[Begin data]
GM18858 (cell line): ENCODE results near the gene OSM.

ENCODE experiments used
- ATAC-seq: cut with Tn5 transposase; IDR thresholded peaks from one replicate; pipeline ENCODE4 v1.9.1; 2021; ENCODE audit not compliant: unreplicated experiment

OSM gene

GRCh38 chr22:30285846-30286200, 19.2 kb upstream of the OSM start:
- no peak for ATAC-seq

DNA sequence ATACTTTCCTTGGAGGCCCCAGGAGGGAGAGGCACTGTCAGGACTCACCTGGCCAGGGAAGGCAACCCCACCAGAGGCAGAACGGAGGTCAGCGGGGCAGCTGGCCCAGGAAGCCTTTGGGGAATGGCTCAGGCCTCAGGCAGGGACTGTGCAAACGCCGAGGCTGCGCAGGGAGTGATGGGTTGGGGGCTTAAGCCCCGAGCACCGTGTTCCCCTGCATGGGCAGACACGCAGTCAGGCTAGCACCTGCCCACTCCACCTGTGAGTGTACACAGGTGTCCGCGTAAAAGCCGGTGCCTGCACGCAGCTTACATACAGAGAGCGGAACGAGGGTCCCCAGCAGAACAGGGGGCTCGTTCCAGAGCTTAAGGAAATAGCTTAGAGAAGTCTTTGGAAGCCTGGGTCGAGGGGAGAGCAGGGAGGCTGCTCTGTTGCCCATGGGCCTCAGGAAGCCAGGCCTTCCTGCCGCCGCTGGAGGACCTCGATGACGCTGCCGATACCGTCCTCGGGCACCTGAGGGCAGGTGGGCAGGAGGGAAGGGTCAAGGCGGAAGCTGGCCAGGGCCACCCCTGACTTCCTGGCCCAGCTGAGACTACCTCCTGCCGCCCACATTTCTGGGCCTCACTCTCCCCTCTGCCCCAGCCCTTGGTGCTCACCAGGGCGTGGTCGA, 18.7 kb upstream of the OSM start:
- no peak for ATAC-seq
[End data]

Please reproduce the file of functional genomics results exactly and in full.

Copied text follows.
GM18858 (cell line): ENCODE results near the gene OSM.

ENCODE experiments used
- ATAC-seq: cut with Tn5 transposase; IDR thresholded peaks from one replicate; pipeline ENCODE4 v1.9.1; 2021; ENCODE audit not compliant: unreplicated experiment

OSM gene

GRCh38 chr22:30285846-30286200, 19.2 kb upstream of the OSM start:
- no peak for ATAC-seq

DNA sequence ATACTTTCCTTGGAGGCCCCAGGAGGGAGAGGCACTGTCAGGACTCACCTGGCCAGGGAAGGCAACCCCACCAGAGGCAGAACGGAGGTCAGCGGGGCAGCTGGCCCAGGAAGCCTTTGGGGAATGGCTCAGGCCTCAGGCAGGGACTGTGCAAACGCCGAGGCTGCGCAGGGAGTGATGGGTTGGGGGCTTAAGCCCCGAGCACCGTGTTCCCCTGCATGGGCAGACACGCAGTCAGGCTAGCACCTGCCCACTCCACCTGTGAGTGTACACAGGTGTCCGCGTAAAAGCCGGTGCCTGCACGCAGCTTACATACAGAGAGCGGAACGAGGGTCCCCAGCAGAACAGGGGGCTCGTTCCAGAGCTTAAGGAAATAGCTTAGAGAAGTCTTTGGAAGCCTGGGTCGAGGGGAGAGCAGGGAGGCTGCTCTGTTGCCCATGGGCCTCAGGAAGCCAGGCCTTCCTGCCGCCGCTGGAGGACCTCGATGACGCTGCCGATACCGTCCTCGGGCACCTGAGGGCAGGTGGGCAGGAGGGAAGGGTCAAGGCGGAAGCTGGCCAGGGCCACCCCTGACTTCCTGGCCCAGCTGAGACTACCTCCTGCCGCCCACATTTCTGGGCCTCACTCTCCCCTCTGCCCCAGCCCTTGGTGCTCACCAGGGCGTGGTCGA, 18.7 kb upstream of the OSM start:
- no peak for ATAC-seq